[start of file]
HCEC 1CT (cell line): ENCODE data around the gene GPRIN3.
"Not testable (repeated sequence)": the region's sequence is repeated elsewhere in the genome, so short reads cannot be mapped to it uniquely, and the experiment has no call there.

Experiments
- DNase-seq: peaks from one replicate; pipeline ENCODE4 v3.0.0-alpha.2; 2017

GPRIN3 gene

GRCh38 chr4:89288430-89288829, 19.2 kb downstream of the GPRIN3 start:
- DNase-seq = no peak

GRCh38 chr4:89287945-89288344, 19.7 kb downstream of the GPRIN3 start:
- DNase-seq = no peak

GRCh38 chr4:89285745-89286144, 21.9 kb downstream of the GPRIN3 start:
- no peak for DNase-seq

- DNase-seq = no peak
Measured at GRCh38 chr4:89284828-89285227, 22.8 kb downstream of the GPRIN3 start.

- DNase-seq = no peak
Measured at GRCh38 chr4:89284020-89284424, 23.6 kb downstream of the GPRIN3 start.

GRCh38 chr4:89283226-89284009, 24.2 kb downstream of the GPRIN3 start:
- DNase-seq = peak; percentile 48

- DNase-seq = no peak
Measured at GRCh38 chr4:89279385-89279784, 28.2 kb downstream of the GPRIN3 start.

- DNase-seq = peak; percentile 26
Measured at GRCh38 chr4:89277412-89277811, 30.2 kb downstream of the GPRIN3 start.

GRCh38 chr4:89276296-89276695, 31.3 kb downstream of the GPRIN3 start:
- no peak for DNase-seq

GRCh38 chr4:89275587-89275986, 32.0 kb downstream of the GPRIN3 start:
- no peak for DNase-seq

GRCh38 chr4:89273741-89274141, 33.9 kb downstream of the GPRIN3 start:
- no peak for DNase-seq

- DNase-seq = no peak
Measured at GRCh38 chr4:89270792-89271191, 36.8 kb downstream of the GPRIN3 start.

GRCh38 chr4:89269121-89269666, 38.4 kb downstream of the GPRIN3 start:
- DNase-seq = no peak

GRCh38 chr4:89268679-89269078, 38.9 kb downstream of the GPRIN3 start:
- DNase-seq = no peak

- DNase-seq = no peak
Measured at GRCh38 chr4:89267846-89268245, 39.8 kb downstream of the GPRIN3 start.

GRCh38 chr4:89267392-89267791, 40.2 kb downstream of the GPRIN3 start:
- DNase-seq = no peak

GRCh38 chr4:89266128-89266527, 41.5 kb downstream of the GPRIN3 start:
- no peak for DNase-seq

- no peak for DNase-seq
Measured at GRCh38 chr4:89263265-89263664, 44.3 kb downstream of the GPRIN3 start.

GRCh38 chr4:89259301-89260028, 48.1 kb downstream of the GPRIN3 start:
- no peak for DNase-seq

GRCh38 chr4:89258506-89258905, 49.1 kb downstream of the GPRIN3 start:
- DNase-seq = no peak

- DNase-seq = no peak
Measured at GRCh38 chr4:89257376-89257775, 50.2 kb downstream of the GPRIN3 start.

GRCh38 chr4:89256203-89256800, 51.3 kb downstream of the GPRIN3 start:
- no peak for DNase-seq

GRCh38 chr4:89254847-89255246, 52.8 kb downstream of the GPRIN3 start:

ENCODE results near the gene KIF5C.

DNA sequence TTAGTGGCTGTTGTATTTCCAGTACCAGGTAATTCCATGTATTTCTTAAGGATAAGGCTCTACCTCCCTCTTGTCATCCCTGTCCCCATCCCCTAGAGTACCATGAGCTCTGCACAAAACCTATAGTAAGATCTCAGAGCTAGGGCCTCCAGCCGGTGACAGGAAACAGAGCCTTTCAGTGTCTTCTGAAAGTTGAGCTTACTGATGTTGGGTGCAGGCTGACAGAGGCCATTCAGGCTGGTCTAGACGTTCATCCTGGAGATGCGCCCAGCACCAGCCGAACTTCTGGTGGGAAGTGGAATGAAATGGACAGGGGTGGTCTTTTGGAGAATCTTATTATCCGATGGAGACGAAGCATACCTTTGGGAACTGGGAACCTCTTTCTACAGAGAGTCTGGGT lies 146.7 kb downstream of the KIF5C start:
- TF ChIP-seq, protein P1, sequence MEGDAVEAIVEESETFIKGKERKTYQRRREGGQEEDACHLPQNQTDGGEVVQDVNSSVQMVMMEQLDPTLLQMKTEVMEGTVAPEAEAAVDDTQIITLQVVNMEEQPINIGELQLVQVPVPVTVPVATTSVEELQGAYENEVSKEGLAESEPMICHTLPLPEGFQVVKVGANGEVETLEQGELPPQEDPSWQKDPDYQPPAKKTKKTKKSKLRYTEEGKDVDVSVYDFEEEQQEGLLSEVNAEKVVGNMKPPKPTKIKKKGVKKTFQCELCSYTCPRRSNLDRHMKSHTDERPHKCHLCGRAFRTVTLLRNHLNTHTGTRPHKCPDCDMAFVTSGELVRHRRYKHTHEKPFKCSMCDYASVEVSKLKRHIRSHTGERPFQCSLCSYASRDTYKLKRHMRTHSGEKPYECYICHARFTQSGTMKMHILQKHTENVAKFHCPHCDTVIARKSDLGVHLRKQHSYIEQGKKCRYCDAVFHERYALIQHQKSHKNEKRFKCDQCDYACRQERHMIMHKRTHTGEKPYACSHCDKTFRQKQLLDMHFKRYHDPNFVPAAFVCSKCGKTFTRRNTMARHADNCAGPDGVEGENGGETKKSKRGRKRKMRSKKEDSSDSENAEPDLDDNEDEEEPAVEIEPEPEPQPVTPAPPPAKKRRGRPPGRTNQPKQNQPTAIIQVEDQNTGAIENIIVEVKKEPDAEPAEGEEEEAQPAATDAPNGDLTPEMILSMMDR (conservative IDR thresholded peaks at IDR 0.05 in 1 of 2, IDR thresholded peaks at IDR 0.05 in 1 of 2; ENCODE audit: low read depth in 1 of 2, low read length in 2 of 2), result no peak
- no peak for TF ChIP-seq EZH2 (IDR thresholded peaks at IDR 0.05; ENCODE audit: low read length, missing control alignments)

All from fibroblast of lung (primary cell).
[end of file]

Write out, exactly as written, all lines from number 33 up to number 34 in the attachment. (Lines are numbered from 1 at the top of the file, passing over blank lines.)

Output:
- DNase-seq = no peak

- DNase-seq = no peak